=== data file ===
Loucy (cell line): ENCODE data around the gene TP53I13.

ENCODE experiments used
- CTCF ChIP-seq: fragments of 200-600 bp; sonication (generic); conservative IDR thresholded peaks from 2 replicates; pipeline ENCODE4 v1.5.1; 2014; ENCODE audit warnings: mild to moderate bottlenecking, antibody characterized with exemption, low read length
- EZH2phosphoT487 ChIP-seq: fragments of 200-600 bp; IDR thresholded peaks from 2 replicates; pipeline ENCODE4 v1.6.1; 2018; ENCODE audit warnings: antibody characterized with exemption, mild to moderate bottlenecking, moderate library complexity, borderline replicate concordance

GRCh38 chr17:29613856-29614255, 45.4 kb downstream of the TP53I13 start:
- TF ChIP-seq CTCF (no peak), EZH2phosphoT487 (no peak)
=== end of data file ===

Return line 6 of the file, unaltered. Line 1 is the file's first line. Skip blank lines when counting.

- TF ChIP-seq CTCF (no peak), EZH2phosphoT487 (no peak)